Together with Stewart, Seth and I decided to have Celeste join the ranks of modern Spirit of Tradition yachts by adding two layers of GRP to the whole hull. Next time the barrier coat came due, it would be simple. The fiberglass would also give the hull extra protection against Arctic ice. Then Stewart told us about skim ice, which forms on the water’s surface in the small hours and cuts razor sharp through almost anything. We tossed around ideas about a stainless steel band at waterline and quickly rejected it on account of cost and looks. Instead we settled on a wide band of Kevlar, the material used to make bulletproof vests.

Into a heated shed
The first step was to strip the hull from keel to toerail of its old paint and gel-coat, bringing it back to the resin-soaked mahogany. Celeste’s rudder was dropped and her bow hardware removed to facilitate this. She was then put in a heated shed and surrounded by fans to dry out. Since this was the Pacific Northwest — not arid Australia where Seth and I had re-done our previous yacht’s gel-coat — Celeste needed several months in the shed.

After the Kevlar armor, two layers of fiberglass above the waterline met with two layers coming up from the keel to provide a quadruple layer over the Kevlar.

When the hull was bone dry, as tested by a moisture meter, it was in excellent condition; according to Stewart this was “due to the thinness of the multiple layers of varying direction,” which affirmed our faith in cold-molding. However, the fin keel, made of stacked mahogany above the lead, had revealed minor cracking from drying out. It wasn’t alarming, and Stewart’s team repaired it with dutchmen and splines. The only other crack was along the root of the rudder skeg, which they also repaired expertly.

Once all the repairs had been made and the through-hulls removed, Platypus Marine’s fiberglass department started work. They began with the Kevlar, painting the hull at waterline with resin and applying a strip of the magic cloth about a foot wide. Then came more resin, fairing compound and sanding to make it smooth. The team turned to the topsides next, affixing two layers of six-ounce boat cloth — suffusing them with resin — from the toerail down to about a foot below the Kevlar. They laid up a corresponding two layers of boat cloth from the keel’s lead to a foot above the Kevlar, creating a quadruple layer where the GRP overlapped around the waterline. The bow, the skeg, and the area of the hull between the keel and the skeg also received overlapping layers, doubling the amount of support.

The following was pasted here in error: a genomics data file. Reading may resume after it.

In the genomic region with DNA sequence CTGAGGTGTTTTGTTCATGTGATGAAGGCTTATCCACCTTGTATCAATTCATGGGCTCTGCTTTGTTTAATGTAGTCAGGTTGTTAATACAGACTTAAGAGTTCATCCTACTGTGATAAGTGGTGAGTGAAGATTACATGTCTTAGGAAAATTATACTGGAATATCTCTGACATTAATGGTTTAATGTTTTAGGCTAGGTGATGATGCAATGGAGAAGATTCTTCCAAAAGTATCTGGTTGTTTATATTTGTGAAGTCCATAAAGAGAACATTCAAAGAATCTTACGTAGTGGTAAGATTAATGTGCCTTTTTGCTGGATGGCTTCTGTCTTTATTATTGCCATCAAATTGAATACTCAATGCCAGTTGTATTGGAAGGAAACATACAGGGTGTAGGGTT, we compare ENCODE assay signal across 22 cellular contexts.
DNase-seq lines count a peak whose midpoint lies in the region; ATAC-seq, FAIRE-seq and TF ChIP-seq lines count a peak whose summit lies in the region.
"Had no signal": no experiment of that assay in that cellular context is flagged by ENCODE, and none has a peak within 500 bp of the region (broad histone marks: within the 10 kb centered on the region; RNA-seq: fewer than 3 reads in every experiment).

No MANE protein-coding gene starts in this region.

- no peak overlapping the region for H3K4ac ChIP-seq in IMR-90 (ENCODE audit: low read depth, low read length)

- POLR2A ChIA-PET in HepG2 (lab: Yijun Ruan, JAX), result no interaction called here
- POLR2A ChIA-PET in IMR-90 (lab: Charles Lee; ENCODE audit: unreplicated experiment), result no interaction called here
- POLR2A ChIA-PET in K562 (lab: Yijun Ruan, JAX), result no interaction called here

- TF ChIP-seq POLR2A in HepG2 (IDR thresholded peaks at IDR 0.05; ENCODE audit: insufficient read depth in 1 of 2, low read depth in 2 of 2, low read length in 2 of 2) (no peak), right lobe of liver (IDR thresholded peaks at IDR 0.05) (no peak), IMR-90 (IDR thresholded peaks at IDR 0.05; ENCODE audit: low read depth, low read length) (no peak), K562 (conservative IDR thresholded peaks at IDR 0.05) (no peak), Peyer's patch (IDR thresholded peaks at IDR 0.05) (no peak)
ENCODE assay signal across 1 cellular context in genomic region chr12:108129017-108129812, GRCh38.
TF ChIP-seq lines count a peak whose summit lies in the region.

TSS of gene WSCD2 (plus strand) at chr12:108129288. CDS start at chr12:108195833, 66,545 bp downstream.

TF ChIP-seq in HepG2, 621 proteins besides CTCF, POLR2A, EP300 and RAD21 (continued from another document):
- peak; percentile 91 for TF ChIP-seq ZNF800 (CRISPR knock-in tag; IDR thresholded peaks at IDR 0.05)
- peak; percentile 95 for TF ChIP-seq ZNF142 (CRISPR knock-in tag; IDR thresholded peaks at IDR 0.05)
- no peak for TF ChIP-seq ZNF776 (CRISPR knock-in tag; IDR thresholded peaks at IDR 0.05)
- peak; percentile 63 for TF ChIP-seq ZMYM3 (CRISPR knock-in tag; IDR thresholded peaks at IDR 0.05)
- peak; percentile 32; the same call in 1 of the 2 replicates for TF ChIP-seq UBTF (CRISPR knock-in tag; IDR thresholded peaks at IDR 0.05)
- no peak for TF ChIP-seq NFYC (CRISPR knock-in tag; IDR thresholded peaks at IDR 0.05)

The hull swathed in fairing compound.

Time for coatings
After two layers of epoxy fairing compound had been applied and sanded, it was time for the coatings system. The finish crew put on two coats of AwlGrip’s HullGard two-part primer over the entire hull, followed by High Build Epoxy Primer on the topsides.

In keeping with Platypus Marine’s standards, the paint department sanded the topsides with longboards to a perfectly smooth new-yacht finish despite our protests that she needn’t be a showboat! But the yard’s sales department honorably stayed on target with their estimate, even though they weren’t able to hold back the zealous paint team. 

When all was ready — pinholes filled, edges of the paint detail-sanded — the topsides got three spray-applied coats of AwlGrip’s 545 Epoxy Primer to seal the surfacing primers. The team then did a final prep before spraying on the gorgeous white finish.

A worker finishes the topsides.

Under the waterline, the HullGard was sanded and prepped for Interlux’s Interprotect 2000 gel coat. Where the Kevlar was the centerpiece of our ice defense, this two-part epoxy coat was the centerpiece of our osmosis prevention. Over this came two coats of red Sharkskin antifouling, a hard copper-based paint from Sea Hawk. Last to go on were two coats of blue hard bottom paint as a boot stripe. We chose bottom paint instead of topside paint here because we knew how loaded down Celeste would be with our Arctic gear.

The joinery department then re-installed our through-hulls and bow hardware, including a new 1-1/4-inch stainless steel bow iron, which came well below waterline, as one more precaution against skim ice. At the end of June 2014, we were ready to sail.

Celeste coming out of the shed at the end of the project.